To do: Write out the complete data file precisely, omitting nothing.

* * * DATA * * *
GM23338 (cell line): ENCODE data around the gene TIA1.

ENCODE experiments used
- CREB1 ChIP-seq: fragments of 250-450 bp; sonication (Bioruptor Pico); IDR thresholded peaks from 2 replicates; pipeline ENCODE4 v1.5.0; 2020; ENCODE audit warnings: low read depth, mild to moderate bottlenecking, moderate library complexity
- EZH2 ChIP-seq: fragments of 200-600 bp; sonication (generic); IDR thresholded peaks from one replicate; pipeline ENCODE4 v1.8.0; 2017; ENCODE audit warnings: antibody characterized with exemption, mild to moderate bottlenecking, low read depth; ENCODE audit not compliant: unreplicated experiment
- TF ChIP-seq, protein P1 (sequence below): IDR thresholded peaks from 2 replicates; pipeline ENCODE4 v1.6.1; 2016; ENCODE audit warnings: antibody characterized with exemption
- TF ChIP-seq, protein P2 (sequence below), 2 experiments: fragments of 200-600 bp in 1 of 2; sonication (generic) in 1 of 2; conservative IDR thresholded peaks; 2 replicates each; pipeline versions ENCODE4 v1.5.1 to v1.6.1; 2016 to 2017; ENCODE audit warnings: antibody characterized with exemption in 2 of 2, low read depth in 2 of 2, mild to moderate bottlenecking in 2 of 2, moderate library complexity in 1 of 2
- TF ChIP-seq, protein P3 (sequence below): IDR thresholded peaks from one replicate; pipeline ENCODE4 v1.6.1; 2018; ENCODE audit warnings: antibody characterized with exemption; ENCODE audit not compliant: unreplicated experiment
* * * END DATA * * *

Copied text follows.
GM23338 (cell line): ENCODE data around the gene TIA1.

ENCODE experiments used
- CREB1 ChIP-seq: fragments of 250-450 bp; sonication (Bioruptor Pico); IDR thresholded peaks from 2 replicates; pipeline ENCODE4 v1.5.0; 2020; ENCODE audit warnings: low read depth, mild to moderate bottlenecking, moderate library complexity
- EZH2 ChIP-seq: fragments of 200-600 bp; sonication (generic); IDR thresholded peaks from one replicate; pipeline ENCODE4 v1.8.0; 2017; ENCODE audit warnings: antibody characterized with exemption, mild to moderate bottlenecking, low read depth; ENCODE audit not compliant: unreplicated experiment
- TF ChIP-seq, protein P1 (sequence below): IDR thresholded peaks from 2 replicates; pipeline ENCODE4 v1.6.1; 2016; ENCODE audit warnings: antibody characterized with exemption
- TF ChIP-seq, protein P2 (sequence below), 2 experiments: fragments of 200-600 bp in 1 of 2; sonication (generic) in 1 of 2; conservative IDR thresholded peaks; 2 replicates each; pipeline versions ENCODE4 v1.5.1 to v1.6.1; 2016 to 2017; ENCODE audit warnings: antibody characterized with exemption in 2 of 2, low read depth in 2 of 2, mild to moderate bottlenecking in 2 of 2, moderate library complexity in 1 of 2
- TF ChIP-seq, protein P3 (sequence below): IDR thresholded peaks from one replicate; pipeline ENCODE4 v1.6.1; 2018; ENCODE audit warnings: antibody characterized with exemption; ENCODE audit not compliant: unreplicated experiment